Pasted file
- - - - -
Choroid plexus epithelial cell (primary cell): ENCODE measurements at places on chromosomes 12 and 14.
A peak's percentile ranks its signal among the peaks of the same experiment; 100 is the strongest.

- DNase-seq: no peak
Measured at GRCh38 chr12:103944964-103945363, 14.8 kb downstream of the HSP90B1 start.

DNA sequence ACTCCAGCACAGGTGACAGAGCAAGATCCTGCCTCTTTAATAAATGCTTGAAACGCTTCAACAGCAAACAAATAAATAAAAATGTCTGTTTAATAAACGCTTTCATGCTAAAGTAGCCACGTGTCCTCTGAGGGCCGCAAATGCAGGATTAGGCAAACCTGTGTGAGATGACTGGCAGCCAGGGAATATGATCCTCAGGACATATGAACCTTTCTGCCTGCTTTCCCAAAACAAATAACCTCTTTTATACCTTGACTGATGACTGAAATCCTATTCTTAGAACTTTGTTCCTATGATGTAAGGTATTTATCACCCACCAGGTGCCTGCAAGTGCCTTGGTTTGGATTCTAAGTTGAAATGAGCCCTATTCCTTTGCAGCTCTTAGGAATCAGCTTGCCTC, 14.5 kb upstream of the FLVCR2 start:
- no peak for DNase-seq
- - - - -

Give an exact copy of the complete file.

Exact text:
Choroid plexus epithelial cell (primary cell): ENCODE measurements at places on chromosomes 12 and 14.
A peak's percentile ranks its signal among the peaks of the same experiment; 100 is the strongest.

- DNase-seq: no peak
Measured at GRCh38 chr12:103944964-103945363, 14.8 kb downstream of the HSP90B1 start.

DNA sequence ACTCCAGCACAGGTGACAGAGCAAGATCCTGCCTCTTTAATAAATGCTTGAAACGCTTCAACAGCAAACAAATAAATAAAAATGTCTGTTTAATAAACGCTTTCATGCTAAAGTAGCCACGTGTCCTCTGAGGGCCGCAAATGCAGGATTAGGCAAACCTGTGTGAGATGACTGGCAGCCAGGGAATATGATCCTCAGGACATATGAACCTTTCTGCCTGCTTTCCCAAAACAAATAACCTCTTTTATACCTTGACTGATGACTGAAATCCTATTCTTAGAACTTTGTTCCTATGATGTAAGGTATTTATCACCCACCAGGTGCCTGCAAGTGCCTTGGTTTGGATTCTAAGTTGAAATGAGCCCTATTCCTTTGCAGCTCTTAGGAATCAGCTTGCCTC, 14.5 kb upstream of the FLVCR2 start:
- no peak for DNase-seq